The bad news? Awareness, prevention, diagnosis, and proper treatment are largely ignored by the general population — including the vast majority of family doctors.

This article is our attempt to spread the word about a devastating disease that has changed our lives. Please help us by sharing this post on Facebook, Twitter, Pinterest, and emailing the link to family and friends. Lyme Disease is a serious and growing threat. We can’t afford to remain unaware.

Who Needs to Worry About Lyme Disease?


The only people who need to worry about Lyme Disease and other tick-borne illnesses are outdoor-loving, camping fanatics who live in New England, right?


According to researchers at the University of Rhode Island, “there are more ticks in more places than ever before.” In fact, in the last ten years, ticks known to carry Lyme Disease have been identified in all 50 states and worldwide.

Connecticut, Rhode Island, New York, Pennsylvania, Oregon, Washington, California, Michigan, Minnesota, Virginia, Maryland, North Carolina, Alabama, Mississippi, Ohio, and Indiana all share the same Tick Encounter Index: HIGH — according to And that’s only a partial list.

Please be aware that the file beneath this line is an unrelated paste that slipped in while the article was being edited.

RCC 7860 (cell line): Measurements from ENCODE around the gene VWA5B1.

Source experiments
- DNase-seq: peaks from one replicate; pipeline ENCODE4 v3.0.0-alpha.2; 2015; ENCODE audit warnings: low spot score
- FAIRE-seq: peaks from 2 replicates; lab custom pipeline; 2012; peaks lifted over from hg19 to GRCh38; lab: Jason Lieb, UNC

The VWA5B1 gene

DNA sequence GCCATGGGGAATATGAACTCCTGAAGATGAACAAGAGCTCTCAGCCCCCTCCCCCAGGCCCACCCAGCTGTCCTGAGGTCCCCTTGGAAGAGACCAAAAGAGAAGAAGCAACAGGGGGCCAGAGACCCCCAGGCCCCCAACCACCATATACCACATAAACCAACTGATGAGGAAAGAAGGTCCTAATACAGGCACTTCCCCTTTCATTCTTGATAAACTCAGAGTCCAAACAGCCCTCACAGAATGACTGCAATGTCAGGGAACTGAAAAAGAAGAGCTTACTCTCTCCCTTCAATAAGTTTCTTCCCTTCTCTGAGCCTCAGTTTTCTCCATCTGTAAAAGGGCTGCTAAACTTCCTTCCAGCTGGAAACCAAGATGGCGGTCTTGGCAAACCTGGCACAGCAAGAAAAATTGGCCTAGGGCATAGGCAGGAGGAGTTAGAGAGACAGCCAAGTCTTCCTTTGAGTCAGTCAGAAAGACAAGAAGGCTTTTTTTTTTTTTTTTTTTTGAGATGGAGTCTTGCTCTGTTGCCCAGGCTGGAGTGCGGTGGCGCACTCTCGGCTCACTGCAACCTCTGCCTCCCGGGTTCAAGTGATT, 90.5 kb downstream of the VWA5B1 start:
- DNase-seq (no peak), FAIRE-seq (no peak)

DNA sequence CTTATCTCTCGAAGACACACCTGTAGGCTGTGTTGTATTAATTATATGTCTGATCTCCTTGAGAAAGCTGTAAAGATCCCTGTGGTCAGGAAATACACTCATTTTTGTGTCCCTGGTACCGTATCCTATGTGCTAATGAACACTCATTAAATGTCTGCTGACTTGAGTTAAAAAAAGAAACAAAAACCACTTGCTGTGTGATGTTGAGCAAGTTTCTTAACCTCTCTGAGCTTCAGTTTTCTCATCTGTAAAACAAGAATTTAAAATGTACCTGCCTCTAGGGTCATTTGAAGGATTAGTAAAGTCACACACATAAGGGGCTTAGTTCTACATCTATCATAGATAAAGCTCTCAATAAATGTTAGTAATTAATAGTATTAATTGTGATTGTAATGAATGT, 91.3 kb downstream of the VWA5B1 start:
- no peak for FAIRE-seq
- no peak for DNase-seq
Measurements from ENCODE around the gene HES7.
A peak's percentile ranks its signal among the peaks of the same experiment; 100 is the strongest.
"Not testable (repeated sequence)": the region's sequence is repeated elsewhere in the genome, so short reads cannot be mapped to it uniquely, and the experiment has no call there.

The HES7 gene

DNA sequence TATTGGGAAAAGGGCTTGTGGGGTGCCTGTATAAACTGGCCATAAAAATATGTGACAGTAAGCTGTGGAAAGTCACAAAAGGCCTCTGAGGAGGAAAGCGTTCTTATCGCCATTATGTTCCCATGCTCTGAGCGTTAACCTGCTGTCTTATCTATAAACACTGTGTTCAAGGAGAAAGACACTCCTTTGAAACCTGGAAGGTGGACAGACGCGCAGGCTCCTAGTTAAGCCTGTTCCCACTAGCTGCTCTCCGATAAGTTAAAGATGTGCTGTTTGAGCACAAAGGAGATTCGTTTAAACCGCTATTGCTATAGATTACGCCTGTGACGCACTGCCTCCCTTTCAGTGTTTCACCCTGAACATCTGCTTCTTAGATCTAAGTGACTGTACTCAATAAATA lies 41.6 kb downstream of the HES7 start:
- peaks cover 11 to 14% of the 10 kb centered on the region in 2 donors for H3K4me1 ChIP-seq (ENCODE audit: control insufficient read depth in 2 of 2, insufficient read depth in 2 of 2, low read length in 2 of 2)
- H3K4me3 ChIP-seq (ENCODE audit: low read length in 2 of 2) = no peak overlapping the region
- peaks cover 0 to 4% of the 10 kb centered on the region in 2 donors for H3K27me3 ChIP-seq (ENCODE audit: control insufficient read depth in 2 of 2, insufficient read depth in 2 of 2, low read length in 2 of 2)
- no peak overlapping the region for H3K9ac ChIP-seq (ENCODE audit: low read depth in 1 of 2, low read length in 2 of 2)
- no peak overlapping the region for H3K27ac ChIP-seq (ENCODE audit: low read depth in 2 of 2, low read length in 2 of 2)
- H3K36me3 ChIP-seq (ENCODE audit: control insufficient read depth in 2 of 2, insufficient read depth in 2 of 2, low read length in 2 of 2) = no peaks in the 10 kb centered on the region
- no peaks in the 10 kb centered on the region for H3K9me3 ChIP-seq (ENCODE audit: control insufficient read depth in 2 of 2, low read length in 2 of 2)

The point is: No matter where you live in the United States, Canada, or Europe, you are at risk for encountering ticks carrying dangerous and even deadly diseases.

A recent report in the journal Vector-Borne & Zoonotic Diseases revealed that tick-borne pathogens are not limited to rural and suburban areas, as researchers were able to collect infected ticks in the city as well.

As the weather grows warmer, millions of ticks have already come out of hiding. Depending on where you live, experts estimate there may be hundreds or even thousands of these blood-sucking insects right in your back yard (literally). 

One afternoon last summer our family found over 50 larval ticks less than five feet from our front porch! If we hadn’t been looking for them, we would never have known they were there. Larval ticks are no larger than a fleck of pepper.